To evaluate the results from studies on atmospheric propagation and laser remote effects, the prevailing atmosphere properties are taken fully into account. The atmosphere acts on the laser radiation through its limited optical transmissivity, through the presence of aerosols and through turbulence induced refractive index fluctuations. The consequences are a general weakening of the power along the propagation path, a reduction of the radiation intensity at the target and reduced positioning accuracy. Weather measurement technology tailored to the issues related to atmospheric propagation and ongoing studies on the behaviour of the optical turbulence near the ground allow the integration of the laser data acquired locally at a national and international level.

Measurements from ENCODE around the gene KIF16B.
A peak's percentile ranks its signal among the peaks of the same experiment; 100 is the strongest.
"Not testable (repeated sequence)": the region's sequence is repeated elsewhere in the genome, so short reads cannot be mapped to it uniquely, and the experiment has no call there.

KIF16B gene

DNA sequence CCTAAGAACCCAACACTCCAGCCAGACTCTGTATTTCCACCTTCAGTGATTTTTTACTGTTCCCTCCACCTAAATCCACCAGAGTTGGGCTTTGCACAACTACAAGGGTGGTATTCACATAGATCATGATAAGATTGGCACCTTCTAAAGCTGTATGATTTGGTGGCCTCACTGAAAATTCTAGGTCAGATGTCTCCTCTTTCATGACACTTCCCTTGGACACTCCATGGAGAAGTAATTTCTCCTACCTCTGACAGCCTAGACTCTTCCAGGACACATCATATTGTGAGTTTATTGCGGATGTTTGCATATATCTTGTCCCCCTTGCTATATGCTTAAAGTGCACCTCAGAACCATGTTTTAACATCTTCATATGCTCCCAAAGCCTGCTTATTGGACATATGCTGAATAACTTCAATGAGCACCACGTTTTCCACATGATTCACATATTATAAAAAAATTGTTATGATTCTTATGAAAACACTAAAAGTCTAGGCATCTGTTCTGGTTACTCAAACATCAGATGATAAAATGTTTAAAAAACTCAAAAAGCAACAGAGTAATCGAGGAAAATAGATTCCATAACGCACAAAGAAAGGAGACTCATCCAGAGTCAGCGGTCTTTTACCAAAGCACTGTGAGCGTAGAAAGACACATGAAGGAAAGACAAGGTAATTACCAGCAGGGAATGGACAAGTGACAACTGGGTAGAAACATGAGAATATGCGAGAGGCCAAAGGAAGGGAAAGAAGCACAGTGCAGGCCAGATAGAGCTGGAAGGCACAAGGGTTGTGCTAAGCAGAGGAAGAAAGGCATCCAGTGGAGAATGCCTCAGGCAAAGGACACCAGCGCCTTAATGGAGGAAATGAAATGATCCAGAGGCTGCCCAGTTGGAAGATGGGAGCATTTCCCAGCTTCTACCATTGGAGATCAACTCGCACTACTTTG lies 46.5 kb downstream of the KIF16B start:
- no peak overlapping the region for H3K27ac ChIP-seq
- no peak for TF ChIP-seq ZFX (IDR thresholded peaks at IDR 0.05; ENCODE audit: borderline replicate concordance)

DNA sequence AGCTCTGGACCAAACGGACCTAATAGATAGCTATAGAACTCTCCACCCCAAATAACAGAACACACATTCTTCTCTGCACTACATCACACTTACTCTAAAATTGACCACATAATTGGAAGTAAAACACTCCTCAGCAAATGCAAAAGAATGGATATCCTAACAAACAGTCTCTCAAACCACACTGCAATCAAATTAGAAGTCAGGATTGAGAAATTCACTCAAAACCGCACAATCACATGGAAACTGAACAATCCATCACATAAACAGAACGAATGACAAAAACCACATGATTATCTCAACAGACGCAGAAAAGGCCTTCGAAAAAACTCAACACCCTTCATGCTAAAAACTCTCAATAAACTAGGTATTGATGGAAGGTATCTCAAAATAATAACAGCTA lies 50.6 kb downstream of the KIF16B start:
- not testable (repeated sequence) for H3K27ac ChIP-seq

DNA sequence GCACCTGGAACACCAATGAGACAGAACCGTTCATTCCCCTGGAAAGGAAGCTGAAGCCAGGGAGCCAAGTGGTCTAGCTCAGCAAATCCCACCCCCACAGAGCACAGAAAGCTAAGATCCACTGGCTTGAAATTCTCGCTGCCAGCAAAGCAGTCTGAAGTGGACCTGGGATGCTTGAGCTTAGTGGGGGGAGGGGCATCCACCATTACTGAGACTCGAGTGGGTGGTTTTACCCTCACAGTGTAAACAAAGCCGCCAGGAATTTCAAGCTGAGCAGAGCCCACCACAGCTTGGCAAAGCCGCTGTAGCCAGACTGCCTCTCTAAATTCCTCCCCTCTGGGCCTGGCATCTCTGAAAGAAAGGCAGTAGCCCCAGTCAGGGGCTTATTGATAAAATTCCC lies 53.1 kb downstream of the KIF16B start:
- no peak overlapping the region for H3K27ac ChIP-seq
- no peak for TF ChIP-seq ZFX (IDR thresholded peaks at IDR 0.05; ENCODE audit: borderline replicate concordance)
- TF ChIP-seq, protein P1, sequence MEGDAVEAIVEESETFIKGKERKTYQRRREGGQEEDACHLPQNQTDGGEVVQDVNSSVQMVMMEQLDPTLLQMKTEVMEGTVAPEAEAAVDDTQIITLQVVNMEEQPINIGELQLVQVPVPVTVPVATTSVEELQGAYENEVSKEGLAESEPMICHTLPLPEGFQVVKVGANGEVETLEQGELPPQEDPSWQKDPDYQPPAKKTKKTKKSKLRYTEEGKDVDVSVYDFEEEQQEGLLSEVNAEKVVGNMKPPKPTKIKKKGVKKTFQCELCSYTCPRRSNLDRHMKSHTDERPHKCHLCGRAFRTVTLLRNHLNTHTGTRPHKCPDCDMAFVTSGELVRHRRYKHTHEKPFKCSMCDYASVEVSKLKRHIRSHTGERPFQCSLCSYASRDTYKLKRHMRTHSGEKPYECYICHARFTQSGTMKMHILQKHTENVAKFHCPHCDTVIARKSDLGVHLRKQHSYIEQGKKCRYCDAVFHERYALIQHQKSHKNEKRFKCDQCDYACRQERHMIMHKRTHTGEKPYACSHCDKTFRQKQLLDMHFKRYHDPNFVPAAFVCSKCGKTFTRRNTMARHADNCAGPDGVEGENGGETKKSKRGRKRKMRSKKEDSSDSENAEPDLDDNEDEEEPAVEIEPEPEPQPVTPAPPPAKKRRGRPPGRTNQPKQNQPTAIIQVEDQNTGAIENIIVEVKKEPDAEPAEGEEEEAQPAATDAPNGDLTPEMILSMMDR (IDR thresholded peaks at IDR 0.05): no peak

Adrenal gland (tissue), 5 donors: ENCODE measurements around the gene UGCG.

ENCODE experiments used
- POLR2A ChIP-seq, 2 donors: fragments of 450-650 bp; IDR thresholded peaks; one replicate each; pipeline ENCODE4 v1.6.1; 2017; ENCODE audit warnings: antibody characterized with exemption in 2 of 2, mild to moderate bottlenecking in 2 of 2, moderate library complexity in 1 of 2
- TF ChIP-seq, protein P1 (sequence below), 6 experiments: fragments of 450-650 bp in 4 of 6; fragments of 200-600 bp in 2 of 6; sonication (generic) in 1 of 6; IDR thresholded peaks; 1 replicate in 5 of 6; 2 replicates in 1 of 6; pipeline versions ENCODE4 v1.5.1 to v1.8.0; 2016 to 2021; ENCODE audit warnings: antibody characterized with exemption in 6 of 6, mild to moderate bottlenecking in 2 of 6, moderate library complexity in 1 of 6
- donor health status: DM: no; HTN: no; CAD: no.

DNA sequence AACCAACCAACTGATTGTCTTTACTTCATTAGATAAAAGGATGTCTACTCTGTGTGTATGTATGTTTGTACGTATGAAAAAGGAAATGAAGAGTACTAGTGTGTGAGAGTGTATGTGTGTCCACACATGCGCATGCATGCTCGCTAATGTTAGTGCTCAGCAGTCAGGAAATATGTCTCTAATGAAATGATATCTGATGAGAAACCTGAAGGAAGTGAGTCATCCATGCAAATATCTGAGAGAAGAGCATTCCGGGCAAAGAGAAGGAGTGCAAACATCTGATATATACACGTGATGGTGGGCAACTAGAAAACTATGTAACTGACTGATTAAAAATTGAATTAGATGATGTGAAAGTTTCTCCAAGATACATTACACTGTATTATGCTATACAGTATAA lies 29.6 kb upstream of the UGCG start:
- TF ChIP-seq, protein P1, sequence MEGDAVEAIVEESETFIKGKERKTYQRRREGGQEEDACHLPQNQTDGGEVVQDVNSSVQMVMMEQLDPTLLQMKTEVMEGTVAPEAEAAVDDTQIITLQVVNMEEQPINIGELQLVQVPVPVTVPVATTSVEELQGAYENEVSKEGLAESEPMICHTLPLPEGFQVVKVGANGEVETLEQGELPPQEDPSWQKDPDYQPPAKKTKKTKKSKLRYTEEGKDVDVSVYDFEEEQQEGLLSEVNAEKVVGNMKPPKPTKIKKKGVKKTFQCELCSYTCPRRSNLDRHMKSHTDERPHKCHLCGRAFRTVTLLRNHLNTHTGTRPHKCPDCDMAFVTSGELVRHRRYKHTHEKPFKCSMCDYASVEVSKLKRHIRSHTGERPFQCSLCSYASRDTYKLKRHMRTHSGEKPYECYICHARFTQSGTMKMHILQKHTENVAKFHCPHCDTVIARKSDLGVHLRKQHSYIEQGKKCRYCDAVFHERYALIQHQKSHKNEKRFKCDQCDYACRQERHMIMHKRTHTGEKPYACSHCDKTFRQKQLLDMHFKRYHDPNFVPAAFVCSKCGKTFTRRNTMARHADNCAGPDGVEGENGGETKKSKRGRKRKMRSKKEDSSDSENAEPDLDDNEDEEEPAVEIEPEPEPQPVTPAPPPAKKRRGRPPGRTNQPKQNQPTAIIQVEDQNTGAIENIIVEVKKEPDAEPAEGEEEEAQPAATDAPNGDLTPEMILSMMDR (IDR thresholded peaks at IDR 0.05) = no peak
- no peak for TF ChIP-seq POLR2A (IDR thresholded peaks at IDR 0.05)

The atmospheric properties around the beam path are continuously measured and recorded in a standardised manner. In addition to the conventionally collected parameters such as global radiation, ozone, air pressure, humidity, wind speed and direction, temperature (ground and air at different heights above ground level), the refractive structure function Cn2 – which describes the optical turbulence – is measured using a scintillometer and the visibility is determined by a distrometer. For a detailed description of the interaction between the atmosphere and the laser radiation, micrometeorological measurements are taken simultaneously and as close as possible to the active laser radiation.